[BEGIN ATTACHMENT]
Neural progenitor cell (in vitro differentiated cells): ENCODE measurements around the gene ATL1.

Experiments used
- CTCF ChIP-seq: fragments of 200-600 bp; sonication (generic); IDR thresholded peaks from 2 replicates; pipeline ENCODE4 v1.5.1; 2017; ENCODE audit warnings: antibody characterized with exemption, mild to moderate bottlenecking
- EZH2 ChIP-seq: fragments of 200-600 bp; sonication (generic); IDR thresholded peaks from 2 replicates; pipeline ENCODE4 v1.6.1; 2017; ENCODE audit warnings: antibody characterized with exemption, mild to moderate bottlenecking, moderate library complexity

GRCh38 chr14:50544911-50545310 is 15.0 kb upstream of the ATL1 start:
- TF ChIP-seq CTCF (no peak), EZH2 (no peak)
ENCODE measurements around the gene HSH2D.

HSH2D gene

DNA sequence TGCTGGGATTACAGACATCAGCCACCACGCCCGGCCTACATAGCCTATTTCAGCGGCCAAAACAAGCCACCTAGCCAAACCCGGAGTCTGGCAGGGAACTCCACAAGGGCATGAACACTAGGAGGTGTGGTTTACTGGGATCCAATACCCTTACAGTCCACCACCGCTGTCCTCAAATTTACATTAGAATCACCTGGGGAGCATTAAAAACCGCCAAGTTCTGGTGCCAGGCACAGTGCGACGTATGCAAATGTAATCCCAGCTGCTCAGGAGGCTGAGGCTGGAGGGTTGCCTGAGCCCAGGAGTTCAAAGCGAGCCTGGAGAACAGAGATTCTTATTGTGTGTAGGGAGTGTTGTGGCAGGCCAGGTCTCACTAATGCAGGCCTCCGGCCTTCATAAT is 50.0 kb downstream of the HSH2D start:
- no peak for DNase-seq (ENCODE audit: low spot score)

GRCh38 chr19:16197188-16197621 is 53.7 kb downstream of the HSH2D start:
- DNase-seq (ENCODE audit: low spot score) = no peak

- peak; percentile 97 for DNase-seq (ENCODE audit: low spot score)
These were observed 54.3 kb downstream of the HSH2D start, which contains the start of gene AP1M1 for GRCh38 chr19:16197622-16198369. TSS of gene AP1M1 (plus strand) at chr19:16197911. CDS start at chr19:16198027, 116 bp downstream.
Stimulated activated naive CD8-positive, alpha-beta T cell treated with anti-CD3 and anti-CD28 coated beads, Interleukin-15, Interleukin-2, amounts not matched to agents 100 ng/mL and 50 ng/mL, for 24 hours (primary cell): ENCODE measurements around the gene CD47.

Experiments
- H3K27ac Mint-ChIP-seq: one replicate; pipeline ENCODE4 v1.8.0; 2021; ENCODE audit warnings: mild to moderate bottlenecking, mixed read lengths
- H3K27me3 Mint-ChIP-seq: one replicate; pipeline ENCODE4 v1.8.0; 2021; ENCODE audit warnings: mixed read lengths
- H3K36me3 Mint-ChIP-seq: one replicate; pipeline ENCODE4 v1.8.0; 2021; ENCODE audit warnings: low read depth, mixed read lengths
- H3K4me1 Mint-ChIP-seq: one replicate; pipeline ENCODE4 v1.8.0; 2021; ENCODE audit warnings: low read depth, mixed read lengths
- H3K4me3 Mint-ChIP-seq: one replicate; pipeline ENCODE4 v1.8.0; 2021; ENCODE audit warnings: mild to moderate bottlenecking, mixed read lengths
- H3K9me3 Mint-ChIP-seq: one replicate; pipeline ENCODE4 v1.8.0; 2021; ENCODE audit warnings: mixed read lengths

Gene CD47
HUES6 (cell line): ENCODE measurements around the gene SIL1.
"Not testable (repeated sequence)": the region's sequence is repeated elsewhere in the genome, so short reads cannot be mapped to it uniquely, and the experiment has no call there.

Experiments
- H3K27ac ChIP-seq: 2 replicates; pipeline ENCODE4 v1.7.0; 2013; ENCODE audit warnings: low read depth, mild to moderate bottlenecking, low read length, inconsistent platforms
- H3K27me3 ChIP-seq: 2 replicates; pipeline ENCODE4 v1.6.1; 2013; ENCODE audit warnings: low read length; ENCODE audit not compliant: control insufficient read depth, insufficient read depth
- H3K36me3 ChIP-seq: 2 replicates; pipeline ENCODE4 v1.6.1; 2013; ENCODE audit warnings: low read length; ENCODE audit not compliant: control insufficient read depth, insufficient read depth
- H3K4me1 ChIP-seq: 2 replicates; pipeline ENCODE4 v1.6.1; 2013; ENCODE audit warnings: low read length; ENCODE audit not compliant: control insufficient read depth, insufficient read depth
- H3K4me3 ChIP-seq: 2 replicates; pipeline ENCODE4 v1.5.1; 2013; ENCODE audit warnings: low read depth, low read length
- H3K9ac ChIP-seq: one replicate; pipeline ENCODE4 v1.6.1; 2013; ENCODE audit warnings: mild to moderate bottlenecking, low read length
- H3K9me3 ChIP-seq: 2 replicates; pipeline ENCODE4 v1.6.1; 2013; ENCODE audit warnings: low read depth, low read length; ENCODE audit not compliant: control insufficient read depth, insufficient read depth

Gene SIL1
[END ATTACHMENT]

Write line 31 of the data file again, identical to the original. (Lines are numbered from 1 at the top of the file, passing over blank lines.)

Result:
- H3K4me3 ChIP-seq: 2 replicates; pipeline ENCODE4 v1.5.1; 2013; ENCODE audit warnings: low read depth, low read length